Note: Bluefin Parkland is now running an extremely aggressive “crowdsourced” gift card deal that frankly is one of the best fine dining bargains in the greater Broward and Palm Beach County area right now. For $100, you get a gift card worth $180. For $500, you get $1000, which you can split up into multiple gift cards if you like. If you’re a sushi fanatic like I am, you’d be crazy not to take advantage of this. The cards are good for up to one year at the Parkland location.
One of the first priorities for us after moving to South Florida was finding our “local” sushi place. Sushi is one of our favorite cuisines, and when you live in a warm climate it also is one of the most refreshing after a long and hot day.
But high-quality, authentic Japanese-style sushi can be extremely difficult to find in South Florida. Heck, it was difficult enough to find in suburban New Jersey where we used to live, and it’s still something of a challenge in New York City unless you go to the most expensive and well-known places.
We are lucky enough to live less than 10 minutes away from one of the best sushi restaurants in Broward County, if not all of South Florida, the Parkland location of Bluefin Sushi.
Quick Serve Restaurants, or QSR’s, are all the rage right now in casual dining. The trend of serving “faster, but higher quality” food items than what is served fast food establishments can largely be attributed to Chipotle, which is now a huge success story in the food and restaurant industry.
Since Chipotle made it big, others are trying to figure out what the next big QSR concept is. A lot of stuff since has been various re-spins on the burger concept. Asian cuisine, particularly sushi, is not something QSR as a whole has attempted to tackle yet, due to much higher sanitary standards as well as issues of keeping fish fresh.
How Do You Roll, a QSR chain that originated in Texas (and was profiled on the TV show “Shark Tank“) is attempting to recreate Chipotle’s “Roll your own” model and success but with sushi and other Asian items. There are currently two locations in Florida, one in Sunrise and the other in Gainesville.
Rachel and I had the opportunity to visit the Sunrise HDYR location on a torrentially rainy saturday night with a group of sushi fans from Meetup.com when business was slow, so we got a chance to observe the franchise under optimal conditions for photography but not necessarily to see how service would perform under busy conditions.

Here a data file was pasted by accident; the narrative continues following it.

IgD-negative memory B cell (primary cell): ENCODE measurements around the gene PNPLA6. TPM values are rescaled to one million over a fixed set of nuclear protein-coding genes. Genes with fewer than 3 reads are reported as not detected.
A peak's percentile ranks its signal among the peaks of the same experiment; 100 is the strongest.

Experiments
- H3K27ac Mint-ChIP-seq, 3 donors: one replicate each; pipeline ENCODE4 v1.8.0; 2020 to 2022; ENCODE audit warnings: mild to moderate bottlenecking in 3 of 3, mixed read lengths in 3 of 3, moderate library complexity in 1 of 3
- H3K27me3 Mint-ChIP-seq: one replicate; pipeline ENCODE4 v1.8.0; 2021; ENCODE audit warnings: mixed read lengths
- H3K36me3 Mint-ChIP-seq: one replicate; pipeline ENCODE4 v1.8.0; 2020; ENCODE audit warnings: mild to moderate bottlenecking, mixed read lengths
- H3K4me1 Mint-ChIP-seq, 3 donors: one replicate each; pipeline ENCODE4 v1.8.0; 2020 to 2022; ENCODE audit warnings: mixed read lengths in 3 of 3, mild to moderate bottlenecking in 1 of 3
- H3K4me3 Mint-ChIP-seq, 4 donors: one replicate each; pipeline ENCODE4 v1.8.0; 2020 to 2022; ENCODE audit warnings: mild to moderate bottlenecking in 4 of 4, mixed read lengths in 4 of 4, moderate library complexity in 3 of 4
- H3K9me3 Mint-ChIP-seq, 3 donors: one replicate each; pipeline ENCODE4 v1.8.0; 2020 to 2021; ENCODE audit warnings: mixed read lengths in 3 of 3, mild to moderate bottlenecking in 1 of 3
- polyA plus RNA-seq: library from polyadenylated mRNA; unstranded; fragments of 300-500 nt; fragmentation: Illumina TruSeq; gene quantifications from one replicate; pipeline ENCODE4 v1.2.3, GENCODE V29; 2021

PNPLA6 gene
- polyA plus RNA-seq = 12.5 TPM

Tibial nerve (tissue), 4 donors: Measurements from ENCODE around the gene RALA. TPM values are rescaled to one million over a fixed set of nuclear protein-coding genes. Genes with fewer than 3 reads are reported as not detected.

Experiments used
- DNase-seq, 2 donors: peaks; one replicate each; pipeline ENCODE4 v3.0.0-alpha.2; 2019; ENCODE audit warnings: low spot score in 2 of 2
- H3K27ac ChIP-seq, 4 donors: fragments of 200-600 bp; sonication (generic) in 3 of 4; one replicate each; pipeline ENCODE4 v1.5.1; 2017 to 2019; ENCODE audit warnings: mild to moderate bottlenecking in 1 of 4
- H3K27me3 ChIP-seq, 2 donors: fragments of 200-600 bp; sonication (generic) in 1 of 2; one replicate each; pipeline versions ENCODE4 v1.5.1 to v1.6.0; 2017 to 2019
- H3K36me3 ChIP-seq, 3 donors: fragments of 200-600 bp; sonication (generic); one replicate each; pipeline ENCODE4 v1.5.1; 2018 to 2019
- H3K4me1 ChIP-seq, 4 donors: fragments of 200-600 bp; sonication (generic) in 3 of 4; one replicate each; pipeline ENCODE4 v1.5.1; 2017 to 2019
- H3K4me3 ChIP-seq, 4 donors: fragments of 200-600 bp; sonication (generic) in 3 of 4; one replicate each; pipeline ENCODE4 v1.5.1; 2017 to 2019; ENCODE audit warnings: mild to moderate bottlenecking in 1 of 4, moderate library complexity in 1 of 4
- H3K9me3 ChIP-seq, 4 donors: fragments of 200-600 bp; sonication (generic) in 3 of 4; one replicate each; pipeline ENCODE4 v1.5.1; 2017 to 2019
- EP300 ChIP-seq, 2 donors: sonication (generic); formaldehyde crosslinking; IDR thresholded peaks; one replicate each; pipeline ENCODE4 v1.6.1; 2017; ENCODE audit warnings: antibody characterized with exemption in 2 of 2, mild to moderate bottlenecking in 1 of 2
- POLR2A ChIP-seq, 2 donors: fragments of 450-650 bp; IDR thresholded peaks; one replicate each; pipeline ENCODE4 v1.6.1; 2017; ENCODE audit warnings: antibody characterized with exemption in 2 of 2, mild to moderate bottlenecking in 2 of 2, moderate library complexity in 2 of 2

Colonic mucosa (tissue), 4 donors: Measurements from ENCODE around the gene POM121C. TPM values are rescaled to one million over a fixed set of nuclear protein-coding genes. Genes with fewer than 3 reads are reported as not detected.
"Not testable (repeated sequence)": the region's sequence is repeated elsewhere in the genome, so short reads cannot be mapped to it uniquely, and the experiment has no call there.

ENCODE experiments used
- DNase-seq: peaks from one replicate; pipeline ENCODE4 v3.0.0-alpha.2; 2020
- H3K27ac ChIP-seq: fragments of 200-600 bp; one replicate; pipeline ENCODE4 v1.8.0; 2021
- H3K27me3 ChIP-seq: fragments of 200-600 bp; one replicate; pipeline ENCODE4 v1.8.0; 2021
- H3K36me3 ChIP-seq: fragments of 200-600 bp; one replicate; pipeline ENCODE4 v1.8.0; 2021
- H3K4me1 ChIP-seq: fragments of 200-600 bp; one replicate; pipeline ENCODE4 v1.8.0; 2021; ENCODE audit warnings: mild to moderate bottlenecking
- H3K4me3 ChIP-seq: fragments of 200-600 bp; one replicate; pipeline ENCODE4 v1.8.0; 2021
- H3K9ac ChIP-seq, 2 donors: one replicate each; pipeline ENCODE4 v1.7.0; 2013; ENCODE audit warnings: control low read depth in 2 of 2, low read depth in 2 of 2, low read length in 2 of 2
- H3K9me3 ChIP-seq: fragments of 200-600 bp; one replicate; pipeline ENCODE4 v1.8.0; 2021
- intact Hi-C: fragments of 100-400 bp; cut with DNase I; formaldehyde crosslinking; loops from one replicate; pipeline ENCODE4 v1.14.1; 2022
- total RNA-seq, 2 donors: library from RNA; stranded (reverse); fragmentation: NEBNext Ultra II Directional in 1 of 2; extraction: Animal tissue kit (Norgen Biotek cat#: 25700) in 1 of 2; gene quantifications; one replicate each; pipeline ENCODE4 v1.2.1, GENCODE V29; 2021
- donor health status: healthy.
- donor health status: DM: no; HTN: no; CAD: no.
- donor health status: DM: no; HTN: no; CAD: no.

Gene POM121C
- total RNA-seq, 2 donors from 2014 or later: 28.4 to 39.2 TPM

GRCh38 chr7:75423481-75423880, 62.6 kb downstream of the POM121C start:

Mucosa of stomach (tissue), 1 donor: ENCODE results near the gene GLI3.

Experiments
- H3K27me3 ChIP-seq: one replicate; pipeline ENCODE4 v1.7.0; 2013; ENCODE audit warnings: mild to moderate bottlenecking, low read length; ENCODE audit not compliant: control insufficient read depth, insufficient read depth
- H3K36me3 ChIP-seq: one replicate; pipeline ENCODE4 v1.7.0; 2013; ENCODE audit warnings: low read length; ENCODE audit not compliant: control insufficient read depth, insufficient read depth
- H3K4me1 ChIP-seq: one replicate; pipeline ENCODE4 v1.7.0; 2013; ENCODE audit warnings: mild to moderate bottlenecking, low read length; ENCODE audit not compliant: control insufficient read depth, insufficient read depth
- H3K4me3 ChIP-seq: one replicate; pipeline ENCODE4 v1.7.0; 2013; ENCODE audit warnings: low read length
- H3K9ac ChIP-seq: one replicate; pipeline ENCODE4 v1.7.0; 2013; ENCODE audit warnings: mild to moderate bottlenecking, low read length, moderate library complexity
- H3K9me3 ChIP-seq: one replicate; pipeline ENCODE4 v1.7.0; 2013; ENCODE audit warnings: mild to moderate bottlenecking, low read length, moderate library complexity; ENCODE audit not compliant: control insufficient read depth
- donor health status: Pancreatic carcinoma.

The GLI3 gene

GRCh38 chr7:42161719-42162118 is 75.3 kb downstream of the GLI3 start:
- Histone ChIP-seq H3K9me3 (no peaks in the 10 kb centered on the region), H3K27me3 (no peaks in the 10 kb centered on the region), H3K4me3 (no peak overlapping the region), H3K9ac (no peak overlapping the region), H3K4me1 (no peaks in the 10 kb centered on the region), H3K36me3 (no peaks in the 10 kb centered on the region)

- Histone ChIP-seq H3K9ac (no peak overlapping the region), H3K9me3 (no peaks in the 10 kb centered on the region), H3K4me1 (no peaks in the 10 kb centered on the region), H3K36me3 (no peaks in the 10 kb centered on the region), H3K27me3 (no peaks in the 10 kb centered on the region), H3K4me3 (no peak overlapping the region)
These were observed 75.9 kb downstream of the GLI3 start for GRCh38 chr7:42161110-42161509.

As I mentioned, HDYR is a “Roll your own”, QSR restaurant where you pick from a list of ingredients and the sushi chefs put together your custom sushi roll, rice bowl or ramen soup.
HDYR is most definitely a “beginners” sushi place because there are only 3 raw fish types you can choose from, Tuna (Maguro), Salmon, Escolar (a bland white fish, sometimes referred to as “White Tuna”), and “Spicy” variants of the same. Additional proteins that can be rolled are cooked Beef, Chicken, Crawfish Tails, Surimi (“Krab Sticks”), Shrimp, Eel and Tofu.
There is also a nice variety of fruits, vegetables and a number of different sauces and toppings/condiments which allows for a good combination of things for the diner to create. Pre-designed roll combinations range from $3 to $7, so you’re looking at about half of what a mid-range sushi restaurant charges for similar items.
Like at a Chipotle, or a sub shop chain, you order at the counter and they give you a number and you sit down. When your number is called you either go up to get your order, or depending how busy the place is, they bring it to you. The place was so completely dead that evening due to the weather that we got first class table service.
Is How Do You Roll a fresh or a dead fish? Click on the “Read the rest of this entry” link below for more.
The restaurant mecca of Englewood is home to a number of sushi dens, including the much-beloved and frequently-packed Wild Ginger. But for my money, if I’m not heading out to the super-authentic Japanese-run Sakura Bana in Ridgewood, or eating at some of my favorite sushi places in NYC, I like to dine at Daruma, which opened in late 2004.
Sushi Bar (2006)
Foyer dining area (2006)
Main Dining Room (2006)
Click on the “Read the rest of this entry” link below for more.